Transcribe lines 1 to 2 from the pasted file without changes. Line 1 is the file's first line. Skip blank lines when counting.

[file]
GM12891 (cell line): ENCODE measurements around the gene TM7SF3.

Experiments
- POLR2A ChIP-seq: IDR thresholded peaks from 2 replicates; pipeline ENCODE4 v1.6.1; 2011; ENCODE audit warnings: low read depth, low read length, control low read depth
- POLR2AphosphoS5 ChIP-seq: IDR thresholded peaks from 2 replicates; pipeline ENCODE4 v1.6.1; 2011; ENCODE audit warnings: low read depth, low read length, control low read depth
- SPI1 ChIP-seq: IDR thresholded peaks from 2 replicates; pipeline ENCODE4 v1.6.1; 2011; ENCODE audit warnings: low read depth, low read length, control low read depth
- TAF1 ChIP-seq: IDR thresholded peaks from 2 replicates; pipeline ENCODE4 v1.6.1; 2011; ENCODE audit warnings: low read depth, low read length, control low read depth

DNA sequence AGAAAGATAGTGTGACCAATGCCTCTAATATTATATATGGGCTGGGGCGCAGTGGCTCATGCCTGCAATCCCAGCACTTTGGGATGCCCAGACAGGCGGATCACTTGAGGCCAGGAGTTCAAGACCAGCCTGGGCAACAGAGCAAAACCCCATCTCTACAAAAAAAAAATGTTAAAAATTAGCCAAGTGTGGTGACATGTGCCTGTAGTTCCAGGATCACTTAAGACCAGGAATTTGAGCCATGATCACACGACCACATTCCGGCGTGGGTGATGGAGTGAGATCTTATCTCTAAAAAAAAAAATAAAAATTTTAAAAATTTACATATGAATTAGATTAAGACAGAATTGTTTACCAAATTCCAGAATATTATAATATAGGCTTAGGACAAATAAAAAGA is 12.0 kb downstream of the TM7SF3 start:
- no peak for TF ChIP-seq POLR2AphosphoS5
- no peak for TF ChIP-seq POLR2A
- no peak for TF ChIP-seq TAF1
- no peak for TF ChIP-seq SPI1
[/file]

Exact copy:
GM12891 (cell line): ENCODE measurements around the gene TM7SF3.

Experiments